Although stress aids in our survival, living in a chronic state of stress can be detrimental to both the body and the mind.
This is how it works:
When the brain perceives a threat, several structures within it are activated and go on alert such as the hypothalamus, amygdala, and the pituitary glands. These structures trade information with one another and send signals to the body to prepare for fight or flight.
The body then releases an overflow of hormones such as adrenaline, which makes the lungs and heart work harder to flood the body with oxygen. The adrenal glands will also release extra cortisol to help the body convert sugar into energy and the nerve cells will release norepinephrine that will tense the muscles and sharpen the senses to prepare for action.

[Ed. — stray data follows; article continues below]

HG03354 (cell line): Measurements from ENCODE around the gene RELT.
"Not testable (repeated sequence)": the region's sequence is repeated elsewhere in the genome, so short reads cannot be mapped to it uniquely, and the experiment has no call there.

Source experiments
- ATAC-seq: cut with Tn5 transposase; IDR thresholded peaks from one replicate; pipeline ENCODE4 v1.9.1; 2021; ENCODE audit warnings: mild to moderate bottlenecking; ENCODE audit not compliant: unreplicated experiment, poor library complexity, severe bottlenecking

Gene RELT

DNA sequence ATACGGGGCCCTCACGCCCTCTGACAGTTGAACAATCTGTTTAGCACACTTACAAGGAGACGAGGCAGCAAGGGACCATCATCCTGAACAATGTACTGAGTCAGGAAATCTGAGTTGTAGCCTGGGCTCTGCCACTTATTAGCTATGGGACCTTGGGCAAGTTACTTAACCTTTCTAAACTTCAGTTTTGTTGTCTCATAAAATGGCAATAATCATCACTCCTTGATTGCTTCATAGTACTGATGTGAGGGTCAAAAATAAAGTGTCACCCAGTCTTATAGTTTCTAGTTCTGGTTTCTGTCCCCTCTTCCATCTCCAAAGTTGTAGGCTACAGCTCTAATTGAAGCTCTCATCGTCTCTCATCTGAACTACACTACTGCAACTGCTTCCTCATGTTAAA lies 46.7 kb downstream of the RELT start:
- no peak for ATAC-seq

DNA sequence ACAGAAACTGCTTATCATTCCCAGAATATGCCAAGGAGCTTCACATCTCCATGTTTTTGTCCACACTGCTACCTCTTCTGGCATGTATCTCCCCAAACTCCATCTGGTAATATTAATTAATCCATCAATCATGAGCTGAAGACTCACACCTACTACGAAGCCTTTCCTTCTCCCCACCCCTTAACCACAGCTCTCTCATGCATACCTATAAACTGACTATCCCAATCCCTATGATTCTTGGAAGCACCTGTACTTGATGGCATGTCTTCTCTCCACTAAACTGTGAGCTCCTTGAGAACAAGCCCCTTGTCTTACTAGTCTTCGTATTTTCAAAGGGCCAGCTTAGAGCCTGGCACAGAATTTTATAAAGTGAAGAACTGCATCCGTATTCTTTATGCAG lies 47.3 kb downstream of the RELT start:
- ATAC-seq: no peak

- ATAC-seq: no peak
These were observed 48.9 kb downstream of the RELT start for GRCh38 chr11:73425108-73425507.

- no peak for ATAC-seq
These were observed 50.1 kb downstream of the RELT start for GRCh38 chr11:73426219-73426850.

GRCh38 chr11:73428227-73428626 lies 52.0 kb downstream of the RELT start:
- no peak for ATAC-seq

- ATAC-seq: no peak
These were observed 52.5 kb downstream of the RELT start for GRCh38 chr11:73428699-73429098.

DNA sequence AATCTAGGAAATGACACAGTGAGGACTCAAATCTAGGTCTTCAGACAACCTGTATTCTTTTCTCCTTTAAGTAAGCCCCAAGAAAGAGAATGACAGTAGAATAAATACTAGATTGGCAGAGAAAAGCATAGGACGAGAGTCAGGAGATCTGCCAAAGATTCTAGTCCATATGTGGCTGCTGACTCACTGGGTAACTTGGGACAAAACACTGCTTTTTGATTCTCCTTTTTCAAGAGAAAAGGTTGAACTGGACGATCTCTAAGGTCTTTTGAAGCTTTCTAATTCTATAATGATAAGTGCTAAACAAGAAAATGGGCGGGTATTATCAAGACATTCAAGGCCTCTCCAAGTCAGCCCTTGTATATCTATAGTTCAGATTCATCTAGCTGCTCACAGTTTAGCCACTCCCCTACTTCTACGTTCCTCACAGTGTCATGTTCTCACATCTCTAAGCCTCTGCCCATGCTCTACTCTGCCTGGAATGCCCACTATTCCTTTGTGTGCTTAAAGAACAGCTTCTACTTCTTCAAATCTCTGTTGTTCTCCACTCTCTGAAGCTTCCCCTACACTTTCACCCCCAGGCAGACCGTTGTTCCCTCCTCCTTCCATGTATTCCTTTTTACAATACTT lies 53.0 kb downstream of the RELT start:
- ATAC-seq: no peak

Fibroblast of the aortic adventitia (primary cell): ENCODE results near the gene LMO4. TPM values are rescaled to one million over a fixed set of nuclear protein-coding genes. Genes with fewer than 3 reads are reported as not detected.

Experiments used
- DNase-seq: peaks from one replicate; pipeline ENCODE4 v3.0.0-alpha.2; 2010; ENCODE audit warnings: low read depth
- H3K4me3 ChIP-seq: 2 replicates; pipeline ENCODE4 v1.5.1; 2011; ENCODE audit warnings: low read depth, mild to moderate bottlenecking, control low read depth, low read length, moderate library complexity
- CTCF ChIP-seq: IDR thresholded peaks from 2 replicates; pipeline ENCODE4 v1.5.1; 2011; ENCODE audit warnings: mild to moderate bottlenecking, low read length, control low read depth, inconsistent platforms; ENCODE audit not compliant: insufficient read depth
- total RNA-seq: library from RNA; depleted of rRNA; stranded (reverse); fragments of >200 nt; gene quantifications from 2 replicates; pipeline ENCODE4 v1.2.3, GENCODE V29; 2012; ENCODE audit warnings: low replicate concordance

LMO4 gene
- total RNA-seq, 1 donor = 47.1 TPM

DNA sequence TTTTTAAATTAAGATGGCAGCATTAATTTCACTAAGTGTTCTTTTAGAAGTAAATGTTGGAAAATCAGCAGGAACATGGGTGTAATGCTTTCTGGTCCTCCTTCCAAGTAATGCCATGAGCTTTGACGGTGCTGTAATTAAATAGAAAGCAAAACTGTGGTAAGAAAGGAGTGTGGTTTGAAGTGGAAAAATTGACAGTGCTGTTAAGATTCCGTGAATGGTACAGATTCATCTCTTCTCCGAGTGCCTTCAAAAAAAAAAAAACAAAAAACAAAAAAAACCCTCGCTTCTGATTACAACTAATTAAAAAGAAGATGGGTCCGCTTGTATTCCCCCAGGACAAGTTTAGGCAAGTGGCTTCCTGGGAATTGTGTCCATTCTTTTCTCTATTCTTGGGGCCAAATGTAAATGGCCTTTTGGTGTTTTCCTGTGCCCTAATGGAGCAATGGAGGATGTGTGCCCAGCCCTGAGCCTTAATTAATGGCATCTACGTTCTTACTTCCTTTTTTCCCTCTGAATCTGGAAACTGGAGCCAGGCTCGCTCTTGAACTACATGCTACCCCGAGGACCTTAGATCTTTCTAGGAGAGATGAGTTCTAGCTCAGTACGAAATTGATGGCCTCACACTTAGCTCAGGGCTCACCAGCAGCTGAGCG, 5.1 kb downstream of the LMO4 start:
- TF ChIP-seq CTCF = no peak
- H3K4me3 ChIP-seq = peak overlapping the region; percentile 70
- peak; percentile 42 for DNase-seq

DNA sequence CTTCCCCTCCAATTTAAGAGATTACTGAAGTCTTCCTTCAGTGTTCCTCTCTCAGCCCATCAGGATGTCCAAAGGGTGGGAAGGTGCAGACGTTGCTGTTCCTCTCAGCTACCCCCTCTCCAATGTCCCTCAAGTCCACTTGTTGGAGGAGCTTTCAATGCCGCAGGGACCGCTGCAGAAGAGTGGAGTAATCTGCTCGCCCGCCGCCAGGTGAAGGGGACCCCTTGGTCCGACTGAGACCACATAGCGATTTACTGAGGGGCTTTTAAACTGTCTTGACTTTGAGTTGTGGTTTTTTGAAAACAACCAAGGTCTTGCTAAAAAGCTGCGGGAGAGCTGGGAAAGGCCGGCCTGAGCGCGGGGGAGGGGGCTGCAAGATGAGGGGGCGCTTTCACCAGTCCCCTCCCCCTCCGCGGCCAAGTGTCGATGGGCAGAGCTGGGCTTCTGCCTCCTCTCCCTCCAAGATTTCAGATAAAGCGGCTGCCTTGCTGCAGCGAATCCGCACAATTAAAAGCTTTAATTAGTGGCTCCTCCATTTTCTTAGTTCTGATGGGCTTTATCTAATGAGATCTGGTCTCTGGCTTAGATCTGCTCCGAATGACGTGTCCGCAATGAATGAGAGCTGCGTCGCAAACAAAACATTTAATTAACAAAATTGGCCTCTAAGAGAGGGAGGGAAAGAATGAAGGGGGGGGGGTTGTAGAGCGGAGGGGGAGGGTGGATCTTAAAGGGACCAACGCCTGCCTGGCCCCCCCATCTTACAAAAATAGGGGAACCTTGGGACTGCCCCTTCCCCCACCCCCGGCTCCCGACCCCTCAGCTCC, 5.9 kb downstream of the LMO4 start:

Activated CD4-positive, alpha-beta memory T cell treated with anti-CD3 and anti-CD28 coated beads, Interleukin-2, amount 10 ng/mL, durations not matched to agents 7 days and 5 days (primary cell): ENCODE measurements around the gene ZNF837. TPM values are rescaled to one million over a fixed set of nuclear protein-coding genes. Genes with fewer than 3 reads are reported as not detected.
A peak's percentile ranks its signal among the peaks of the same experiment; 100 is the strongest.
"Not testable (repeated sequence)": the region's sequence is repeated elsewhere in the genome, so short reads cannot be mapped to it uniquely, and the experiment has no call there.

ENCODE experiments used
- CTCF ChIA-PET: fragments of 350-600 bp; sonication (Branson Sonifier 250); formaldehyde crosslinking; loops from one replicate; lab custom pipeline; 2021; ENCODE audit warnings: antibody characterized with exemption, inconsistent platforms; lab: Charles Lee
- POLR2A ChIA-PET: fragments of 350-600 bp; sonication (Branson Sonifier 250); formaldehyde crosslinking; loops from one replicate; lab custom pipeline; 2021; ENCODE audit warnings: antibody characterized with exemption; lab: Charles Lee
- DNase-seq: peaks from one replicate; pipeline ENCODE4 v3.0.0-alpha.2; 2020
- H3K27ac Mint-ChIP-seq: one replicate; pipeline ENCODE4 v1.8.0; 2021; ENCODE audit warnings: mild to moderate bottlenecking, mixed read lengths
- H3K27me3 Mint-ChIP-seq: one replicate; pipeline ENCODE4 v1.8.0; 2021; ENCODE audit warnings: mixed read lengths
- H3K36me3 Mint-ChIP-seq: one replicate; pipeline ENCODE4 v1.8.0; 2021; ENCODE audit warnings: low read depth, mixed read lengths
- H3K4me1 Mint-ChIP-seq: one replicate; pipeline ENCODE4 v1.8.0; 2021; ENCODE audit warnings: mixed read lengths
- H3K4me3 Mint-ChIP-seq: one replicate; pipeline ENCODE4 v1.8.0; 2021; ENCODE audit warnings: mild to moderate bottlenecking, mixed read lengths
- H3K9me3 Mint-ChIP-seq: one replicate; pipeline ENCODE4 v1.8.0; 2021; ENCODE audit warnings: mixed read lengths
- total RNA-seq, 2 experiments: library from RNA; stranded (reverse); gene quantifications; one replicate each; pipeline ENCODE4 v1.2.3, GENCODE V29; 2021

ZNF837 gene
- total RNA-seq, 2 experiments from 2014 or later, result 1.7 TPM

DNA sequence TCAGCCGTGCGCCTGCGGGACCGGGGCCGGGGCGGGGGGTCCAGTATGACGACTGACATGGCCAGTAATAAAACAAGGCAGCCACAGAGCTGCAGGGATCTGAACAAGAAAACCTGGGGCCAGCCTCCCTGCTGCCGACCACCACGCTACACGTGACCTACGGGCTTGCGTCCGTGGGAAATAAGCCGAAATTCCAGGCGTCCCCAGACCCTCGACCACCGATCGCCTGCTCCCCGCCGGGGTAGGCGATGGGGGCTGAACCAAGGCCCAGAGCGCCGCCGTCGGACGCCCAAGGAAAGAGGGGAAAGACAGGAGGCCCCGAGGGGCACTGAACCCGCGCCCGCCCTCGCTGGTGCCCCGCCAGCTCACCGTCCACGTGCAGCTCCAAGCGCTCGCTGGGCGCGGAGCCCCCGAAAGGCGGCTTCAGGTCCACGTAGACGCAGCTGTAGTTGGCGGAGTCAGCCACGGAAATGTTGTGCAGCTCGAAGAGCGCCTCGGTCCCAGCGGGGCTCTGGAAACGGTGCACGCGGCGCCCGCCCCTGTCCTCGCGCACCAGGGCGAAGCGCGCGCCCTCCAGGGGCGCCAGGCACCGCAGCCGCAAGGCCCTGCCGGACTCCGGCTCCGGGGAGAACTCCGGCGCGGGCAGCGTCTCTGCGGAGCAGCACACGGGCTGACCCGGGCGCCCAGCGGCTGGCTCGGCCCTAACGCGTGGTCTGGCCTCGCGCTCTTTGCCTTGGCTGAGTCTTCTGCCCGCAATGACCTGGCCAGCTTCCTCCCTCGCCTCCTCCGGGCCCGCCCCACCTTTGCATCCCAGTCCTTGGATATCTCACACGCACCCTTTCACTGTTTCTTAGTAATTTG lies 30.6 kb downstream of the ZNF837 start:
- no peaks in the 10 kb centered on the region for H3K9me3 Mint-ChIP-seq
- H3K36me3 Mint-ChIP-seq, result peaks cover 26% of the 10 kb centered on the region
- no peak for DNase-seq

When the threat is gone, epinephrine and norepinephrine levels drop. If danger occurs too often, those chemicals can damage the arteries. Chronic stress even at low levels keeps corticoids in circulation resulting in a weakened immune system, suppression of the reproductive system, loss of bone mass, and memory problems.